An average person needs to drink at least two liters of water per day, but this amount can increase depending on the person’s activity level and the temperature of their environment. Hot weather can double a person’s water intake, and children, nursing mothers, and ill people will need even more. You will also need water for food preparation and hygiene. You can minimize the amount of water your body needs by reducing physical activity and staying cool.
It is recommended that each person should store at least four litres (1 gallon) of water per day: two for drinking and two for preparing food, hygiene, and dishwashing. If you are preparing for an emergency, you should have a three-day supply of food and water for each member of your family as a minimum. Seventy-two hours is the generally accepted minimum planning period since emergency services planning by local and state governments is based on the assumption that households will take care of their own food and water needs for the first 72 hours after an event. However, it is advised that you plan for at least two weeks’ worth of supplies, particularly if you live in a remote area. Additionally, don’t forget to factor in water for any pets!
How do I prepare water for emergency barrels use?
There are two primary choices for storing water for emergency use: the first is to have it readily available, and the second is to have the necessary supplies on hand for treating water when needed. Both methods come with their own advantages and disadvantages.
The advantage of Emergency Barrel that is ready to use is that it is immediately available when needed. The disadvantage to this method is that you must have the space to store it, as well as the stored water itself can be quite heavy.
The advantage of having supplies on hand to treat water is that it does not take up as much space. The disadvantages of this method are that it takes time to treat the water and you must have a reliable source of clean water to start with.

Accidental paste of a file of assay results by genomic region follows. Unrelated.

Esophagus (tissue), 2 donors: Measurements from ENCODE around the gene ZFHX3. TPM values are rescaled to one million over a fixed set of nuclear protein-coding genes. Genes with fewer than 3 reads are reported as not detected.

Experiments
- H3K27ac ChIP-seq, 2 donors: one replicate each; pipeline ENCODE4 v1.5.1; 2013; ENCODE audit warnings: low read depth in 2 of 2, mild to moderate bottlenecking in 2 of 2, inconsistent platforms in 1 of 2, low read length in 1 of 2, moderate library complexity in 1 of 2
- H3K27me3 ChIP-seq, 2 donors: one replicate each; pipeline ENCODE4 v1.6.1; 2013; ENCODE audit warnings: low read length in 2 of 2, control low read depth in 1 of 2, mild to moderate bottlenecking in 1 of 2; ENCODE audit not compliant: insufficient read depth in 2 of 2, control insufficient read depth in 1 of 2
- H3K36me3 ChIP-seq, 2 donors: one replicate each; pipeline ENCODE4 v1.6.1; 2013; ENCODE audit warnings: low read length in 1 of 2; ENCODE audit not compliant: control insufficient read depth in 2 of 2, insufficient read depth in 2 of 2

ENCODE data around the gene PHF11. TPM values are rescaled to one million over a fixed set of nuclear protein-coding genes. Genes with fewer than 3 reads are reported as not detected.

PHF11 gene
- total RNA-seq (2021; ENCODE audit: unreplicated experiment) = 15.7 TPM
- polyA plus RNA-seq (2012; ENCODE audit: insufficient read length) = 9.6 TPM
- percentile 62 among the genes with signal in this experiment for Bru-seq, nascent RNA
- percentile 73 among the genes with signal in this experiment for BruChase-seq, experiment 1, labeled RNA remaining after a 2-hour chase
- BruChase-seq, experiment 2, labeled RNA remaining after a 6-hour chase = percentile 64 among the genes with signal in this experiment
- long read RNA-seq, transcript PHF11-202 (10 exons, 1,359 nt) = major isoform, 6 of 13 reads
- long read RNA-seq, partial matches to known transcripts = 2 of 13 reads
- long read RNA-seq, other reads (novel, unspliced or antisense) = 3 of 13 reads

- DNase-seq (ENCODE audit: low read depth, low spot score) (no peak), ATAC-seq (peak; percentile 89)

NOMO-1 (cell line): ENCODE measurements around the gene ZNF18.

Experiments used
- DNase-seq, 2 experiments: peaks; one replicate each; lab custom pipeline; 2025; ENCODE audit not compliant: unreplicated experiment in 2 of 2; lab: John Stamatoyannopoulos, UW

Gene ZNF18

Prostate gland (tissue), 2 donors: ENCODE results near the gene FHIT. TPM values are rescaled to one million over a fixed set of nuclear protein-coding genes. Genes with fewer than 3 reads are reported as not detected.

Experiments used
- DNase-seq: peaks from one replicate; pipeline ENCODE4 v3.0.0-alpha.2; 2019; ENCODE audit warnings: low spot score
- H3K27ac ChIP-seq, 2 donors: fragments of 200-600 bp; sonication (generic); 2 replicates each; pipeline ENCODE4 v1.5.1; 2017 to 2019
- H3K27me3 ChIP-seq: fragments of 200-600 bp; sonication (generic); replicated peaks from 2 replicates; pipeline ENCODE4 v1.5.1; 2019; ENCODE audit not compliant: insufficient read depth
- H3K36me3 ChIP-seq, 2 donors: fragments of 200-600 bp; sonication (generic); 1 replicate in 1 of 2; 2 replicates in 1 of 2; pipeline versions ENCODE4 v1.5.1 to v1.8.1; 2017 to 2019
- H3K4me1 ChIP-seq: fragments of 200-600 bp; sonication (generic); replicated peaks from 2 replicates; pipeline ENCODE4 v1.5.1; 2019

The method of water storage depends on the source:
-If the water is from a municipal water source, it is already treated and does not need additional treatment. Fill clean, food-grade containers with tap water and on lids.
-However, if the water is from a well or spring that is known to be bacteria-free but not chemically treated, the water should be purified by adding bleach or boiling it.
The main benefits of water treatment are that it saves space and provides a longer-supply of safe water for consumption. The disadvantages are that the quality of treated water is unknown, not all treatment units are effective for all contaminants, equipment requires regular maintenance, and some systems need electricity to operate.
Water treatment depends on the source of contamination and whether the treatment unit is designed to remove the chemical or microbial organism of concern. For more information, please refer to the Drinking Water Treatment fact sheet.
Store your water in clean and washed plastic, glass, fibreglass, or enamel-lined metal containers. Never use a container that has held poisonous substances as it can contaminate the water. Plastic containers, such as old soft drink bottles, work best. You can also purchase food-grade plastic buckets or drums from a store.
When storing water for emergency purposes, it is important to use clean and washed containers made of plastic, glass, fibreglass, or enamel-lined metal. Never use a container that has held toxic substances before as this can contaminate the water stored inside. The best type of container to use are old plastic soft drink bottles but food-grade plastic buckets or drums work well too and can be purchased from most stores.